Border security, migration and Syrian refugee crisis also discussed by EU Interior Ministers at today’s meeting of the Justice and Home Affairs Council in Luxembourg
Fight against terrorism
Measures aimed at tackling terrorism were discussed today on the second day of the Justice and Home Affairs Council in Luxembourg. Central to the debate were the risks posed by foreign fighters returning from conflict zones, notably in Syria, to EU Member States. Such individuals may pose a threat by radicalising and recruiting others due to their combat veteran status as well as by using their combat experience for terrorist acts.
Commenting on the discussion, Ireland's Minister for Justice, Equality and Defence, Alan Shatter, Chair of the Justice and Home Affairs Council, said:
"Regrettably, there is evidence to suggest that some travelling fighters are being exploited and radicalised in trouble zones, such as North Africa and Syria, with a view to creating a threat to Europe upon their return. It is essential that we do all we can to protect young people from these dangers and to show them that there are more fruitful ways to make contributions to their societies than self destruction.”
The Ministers’ discussion, prompted by a paper presented by the EU Counter-Terrorism Coordinator, focused on the importance of taking a multi-dimensional approach to the phenomenon including analysis, prevention and the provision of assistance to individuals returning from conflict zones, in addition to criminal justice and law enforcement actions.
Council agreed to proceed with a package of measures proposed by the Counter-Terrorism Coordinator and asked him to report on progress later this year. Ministers also called for an update of the EU Strategy for Combating Radicalisation and Recruitment to Terrorism with the aim of strengthening their fight against terrorism.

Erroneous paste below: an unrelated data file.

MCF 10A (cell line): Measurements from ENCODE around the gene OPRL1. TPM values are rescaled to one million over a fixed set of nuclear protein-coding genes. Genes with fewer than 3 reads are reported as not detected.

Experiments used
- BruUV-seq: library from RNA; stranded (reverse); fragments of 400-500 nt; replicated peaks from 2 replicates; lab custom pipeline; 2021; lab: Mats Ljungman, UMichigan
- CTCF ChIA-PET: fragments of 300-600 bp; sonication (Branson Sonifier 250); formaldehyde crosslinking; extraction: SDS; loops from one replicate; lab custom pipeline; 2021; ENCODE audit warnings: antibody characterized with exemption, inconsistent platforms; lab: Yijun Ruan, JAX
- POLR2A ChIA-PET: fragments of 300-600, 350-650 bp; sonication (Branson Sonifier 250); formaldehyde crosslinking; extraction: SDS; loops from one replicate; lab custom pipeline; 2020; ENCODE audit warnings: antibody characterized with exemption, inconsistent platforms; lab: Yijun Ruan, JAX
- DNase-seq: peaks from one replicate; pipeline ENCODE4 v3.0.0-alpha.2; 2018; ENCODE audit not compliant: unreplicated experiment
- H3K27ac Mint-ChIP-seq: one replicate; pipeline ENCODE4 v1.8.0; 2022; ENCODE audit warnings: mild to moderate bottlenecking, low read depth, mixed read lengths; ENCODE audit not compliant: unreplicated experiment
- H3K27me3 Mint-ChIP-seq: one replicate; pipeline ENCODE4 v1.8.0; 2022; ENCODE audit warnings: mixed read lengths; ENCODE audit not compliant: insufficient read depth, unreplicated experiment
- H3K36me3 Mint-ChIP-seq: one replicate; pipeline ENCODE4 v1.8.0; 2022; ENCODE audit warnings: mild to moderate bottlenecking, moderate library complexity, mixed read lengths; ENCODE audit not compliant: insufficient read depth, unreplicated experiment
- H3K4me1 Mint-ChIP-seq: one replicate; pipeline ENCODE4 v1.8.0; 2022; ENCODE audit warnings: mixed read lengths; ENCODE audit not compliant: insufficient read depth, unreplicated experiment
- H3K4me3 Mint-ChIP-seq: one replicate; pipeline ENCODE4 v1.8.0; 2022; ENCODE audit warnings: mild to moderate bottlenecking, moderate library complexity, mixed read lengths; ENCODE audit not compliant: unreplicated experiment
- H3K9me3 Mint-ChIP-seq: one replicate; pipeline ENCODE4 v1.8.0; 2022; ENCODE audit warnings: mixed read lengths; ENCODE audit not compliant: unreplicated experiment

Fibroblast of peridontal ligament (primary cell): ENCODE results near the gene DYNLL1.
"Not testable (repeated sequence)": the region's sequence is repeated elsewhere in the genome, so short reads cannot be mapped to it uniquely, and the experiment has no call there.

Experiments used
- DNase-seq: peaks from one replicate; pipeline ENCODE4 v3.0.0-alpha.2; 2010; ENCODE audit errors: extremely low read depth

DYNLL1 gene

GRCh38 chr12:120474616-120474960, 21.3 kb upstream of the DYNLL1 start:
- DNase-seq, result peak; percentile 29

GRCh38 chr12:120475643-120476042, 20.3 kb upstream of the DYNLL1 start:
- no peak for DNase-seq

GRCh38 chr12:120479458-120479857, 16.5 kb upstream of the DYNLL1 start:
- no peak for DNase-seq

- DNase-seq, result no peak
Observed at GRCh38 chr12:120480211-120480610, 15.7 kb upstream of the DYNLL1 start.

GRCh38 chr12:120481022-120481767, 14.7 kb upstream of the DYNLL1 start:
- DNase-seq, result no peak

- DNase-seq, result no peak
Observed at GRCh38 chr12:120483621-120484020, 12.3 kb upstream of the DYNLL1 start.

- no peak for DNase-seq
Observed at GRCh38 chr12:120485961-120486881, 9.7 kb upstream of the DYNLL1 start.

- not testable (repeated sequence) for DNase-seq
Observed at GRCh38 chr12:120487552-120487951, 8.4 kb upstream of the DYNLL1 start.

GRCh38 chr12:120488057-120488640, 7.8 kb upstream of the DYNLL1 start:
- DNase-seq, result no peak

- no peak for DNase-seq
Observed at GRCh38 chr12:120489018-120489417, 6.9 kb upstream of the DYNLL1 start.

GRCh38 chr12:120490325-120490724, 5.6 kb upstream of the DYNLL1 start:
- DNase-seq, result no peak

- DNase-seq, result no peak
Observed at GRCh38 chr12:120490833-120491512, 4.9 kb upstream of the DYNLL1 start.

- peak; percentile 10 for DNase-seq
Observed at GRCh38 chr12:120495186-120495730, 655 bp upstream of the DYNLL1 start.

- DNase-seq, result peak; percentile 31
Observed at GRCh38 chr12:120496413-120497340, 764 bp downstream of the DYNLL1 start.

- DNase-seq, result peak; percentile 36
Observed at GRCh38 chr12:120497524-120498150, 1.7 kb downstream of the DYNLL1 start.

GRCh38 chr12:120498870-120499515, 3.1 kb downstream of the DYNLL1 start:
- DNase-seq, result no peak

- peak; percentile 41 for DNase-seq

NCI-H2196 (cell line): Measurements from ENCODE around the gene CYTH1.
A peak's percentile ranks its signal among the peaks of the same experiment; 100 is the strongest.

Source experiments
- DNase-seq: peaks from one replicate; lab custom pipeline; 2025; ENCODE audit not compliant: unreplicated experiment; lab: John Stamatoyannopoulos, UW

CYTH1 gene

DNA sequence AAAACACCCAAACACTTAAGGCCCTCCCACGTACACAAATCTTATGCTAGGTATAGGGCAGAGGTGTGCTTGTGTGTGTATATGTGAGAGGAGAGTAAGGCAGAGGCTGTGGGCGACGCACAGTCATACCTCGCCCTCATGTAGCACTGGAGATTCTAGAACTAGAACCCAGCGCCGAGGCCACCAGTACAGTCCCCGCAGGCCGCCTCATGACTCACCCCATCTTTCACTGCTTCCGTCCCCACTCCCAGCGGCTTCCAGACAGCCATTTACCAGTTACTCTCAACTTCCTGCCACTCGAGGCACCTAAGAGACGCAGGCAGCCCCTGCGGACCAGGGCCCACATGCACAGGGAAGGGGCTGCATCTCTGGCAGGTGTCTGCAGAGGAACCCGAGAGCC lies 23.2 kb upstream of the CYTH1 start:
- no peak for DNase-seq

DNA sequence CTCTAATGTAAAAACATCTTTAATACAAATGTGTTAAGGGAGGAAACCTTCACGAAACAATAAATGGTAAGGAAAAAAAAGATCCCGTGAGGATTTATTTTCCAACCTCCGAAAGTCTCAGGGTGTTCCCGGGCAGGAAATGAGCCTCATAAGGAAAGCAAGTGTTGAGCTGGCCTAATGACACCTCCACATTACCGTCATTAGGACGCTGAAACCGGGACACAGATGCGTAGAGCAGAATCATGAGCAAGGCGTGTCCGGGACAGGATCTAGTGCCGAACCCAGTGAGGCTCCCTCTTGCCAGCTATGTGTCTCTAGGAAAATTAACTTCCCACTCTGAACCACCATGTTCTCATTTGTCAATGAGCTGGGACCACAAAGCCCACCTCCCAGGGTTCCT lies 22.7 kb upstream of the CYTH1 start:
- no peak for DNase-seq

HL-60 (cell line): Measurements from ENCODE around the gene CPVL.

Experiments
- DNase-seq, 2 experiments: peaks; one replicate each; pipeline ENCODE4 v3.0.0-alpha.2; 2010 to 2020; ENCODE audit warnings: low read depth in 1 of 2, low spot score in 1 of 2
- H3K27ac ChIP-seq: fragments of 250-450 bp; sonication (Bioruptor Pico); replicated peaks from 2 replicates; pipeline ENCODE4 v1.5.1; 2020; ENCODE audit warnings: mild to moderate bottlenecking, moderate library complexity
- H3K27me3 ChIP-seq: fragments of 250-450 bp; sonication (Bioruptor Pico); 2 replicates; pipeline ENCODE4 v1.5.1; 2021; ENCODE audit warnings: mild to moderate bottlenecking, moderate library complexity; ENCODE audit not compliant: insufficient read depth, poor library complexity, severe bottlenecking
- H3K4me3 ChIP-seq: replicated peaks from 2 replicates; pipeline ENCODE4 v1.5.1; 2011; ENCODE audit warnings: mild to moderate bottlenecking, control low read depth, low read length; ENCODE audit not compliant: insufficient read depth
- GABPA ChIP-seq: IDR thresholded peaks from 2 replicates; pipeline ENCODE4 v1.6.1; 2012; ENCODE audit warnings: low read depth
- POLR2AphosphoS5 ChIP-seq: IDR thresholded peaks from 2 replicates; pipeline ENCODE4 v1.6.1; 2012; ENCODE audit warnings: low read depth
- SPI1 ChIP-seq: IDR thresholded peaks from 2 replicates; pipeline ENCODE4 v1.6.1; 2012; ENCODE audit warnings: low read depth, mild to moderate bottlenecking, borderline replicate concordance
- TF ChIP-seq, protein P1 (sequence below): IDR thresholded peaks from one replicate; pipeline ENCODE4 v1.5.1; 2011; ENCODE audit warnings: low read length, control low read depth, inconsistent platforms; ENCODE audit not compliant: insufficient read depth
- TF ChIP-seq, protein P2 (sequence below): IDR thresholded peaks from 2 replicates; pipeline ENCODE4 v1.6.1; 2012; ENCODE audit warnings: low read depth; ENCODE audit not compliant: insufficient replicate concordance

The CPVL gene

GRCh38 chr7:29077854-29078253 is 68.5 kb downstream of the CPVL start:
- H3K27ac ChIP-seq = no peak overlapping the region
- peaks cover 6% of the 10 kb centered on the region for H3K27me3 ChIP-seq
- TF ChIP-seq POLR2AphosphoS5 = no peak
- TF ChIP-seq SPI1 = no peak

Syrian refugee crisis
Another troubling consequence of such appalling conflicts is the devastating effects they have on innocent civilian populations. Today's meeting addressed the worsening refugee crisis resulting from the conflict in Syria. Latest information from the UNHCR shows that there are over 1.5 million Syrian refugees in neighbouring countries, 76% of whom are women and children. It is estimated that a further 1.2 million people are internally displaced within Syria as a result of the conflict. It is clear that the Syrian crisis continues to worsen and that the plight of refugees should be alleviated as much as possible. Ministers had an informative discussion and will return to the matter at the Informal Council in Lithuania next month.
Asylum and border matters
The Irish Presidency was delighted to update Member States on provisional agreements reached with the European Parliament on a range of measures on asylum and border security matters. Agreement was reached with the European Parliament on the completion of the Common European Asylum System in March and last week the Parliament and Presidency successfully completed negotiations on Schengen Governance.
Welcoming these successes, Minister Shatter said "I am pleased the Irish Presidency has been able to reach agreements with Parliament on the completion of the Common European Asylum System and on the Schengen Governance package. These measures will help to ensure the consistent and equitable treatment of asylum seekers across the EU and enhance the security and stability of the Schengen border-free arrangements, directly benefiting many millions of people within the European Union.”
There was a constructive discussion on the issue of alleged abuse of free movement rights by some EU nationals. Council agreed that the Commission should further investigate the evidence available and report back to the Justice and Home Affairs Council in October.